Harold James Melvin, singer, composer and arranger: born Philadelphia, Pennsylvania 24 May 1941; married Ovelia McDaniels (five children); died Philadelphia 24 March 1997.

Start your day with The Independent, sign up for daily news emails
Latest stories from i100
Have you tried new the Independent Digital Edition apps?
Independent Dating
and  

By clicking 'Search' you
are agreeing to our
Terms of Use.

iJobs Job Widget
iJobs General

Recruitment Genius: Sales Administrator - Spanish Speaking

£17000 - £21000 per annum: Recruitment Genius: This is a fantastic opportunity...

Recruitment Genius: Sales Administrator - German Speaking

£17000 - £23000 per annum: Recruitment Genius: This is a fantastic opportunity...

Recruitment Genius: Sales Administrator - Japanese Speaking

£17000 - £23000 per annum: Recruitment Genius: If you are fluent in Japanese a...

Recruitment Genius: Graphic Designer - Immediate Start

£16000 - £25000 per annum: Recruitment Genius: This is a fantastic opportunity...

Day In a Page

Is this the future of flying: battery-powered planes made of plastic, and without flight decks?

Is this the future of flying?

Battery-powered planes made of plastic, and without flight decks
Isis are barbarians – but the Caliphate is a dream at the heart of all Muslim traditions

Isis are barbarians

but the Caliphate is an ancient Muslim ideal
The Brink's-Mat curse strikes again: three tons of stolen gold that brought only grief

Curse of Brink's Mat strikes again

Death of John 'Goldfinger' Palmer the latest killing related to 1983 heist
Greece debt crisis: 'The ministers talk to us about miracles' – why Greeks are cynical ahead of the bailout referendum

'The ministers talk to us about miracles'

Why Greeks are cynical ahead of the bailout referendum
Call of the wild: How science is learning to decode the way animals communicate

Call of the wild

How science is learning to decode the way animals communicate
Greece debt crisis: What happened to democracy when it’s a case of 'Vote Yes or else'?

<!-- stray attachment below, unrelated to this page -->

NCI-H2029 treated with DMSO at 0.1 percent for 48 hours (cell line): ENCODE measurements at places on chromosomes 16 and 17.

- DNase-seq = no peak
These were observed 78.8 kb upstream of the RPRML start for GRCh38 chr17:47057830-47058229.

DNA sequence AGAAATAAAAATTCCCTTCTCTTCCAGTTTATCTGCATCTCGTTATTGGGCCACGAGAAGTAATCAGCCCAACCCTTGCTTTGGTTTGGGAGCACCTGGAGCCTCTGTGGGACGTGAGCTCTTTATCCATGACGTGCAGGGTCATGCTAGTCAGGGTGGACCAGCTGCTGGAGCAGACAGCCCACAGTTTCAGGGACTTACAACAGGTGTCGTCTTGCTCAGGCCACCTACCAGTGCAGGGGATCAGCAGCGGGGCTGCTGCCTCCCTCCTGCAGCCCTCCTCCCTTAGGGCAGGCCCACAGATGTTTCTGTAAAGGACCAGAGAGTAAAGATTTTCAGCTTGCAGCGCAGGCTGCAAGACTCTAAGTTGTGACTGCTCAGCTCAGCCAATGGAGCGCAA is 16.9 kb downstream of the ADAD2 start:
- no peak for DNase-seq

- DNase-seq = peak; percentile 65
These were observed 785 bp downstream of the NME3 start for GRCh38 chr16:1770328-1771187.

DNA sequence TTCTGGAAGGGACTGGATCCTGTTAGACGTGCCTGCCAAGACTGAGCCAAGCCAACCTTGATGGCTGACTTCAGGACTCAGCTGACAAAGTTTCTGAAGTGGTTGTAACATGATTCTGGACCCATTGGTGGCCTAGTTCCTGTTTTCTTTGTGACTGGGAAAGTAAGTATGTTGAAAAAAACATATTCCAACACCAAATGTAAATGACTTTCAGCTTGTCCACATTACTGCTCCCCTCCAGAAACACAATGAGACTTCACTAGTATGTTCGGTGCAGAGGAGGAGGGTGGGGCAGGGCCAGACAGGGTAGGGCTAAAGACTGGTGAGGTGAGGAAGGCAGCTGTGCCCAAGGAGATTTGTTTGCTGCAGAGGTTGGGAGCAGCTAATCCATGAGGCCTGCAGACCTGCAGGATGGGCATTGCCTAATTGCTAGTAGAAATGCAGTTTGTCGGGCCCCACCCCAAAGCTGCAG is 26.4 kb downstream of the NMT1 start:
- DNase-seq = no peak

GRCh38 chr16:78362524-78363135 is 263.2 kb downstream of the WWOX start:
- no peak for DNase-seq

'The economic collapse has happened. What is at risk now is democracy...'

If it doesn’t work in Europe, how is it supposed to work in India or the Middle East, asks Robert Fisk
The science of swearing: What lies behind the use of four-letter words?

The science of swearing

What lies behind the use of four-letter words?
The Real Stories of Migrant Britain: Clive fled from Zimbabwe - now it won't have him back

The Real Stories of Migrant Britain

Clive fled from Zimbabwe - now it won’t have him back
Africa on the menu: Three foodie friends want to popularise dishes from the continent

Africa on the menu

Three foodie friends want to popularise dishes from the hot new continent
Donna Karan is stepping down after 30 years - so who will fill the DKNY creator's boots?

Who will fill Donna Karan's boots?

The designer is stepping down as Chief Designer of DKNY after 30 years. Alexander Fury looks back at the career of 'America's Chanel'
10 best statement lightbulbs

10 best statement lightbulbs

Dare to bare with some out-of-the-ordinary illumination
Wimbledon 2015: Heather Watson - 'I had Serena's poster on my wall – now I'm playing her'

Heather Watson: 'I had Serena's poster on my wall – now I'm playing her'

Briton pumped up for dream meeting with world No 1
Wimbledon 2015: Nick Bollettieri - It's time for big John Isner to produce the goods to go with his thumping serve

Nick Bollettieri's Wimbledon Files

It's time for big John Isner to produce the goods to go with his thumping serve
Dustin Brown: Who is the tennis player who knocked Rafael Nadal out of Wimbeldon 2015?

Dustin Brown

Who is the German player that knocked Nadal out of Wimbeldon 2015?
Ashes 2015: Damien Martyn - 'England are fired up again, just like in 2005...'

Damien Martyn: 'England are fired up again, just like in 2005...'

Australian veteran of that Ashes series, believes the hosts' may become unstoppable if they win the first Test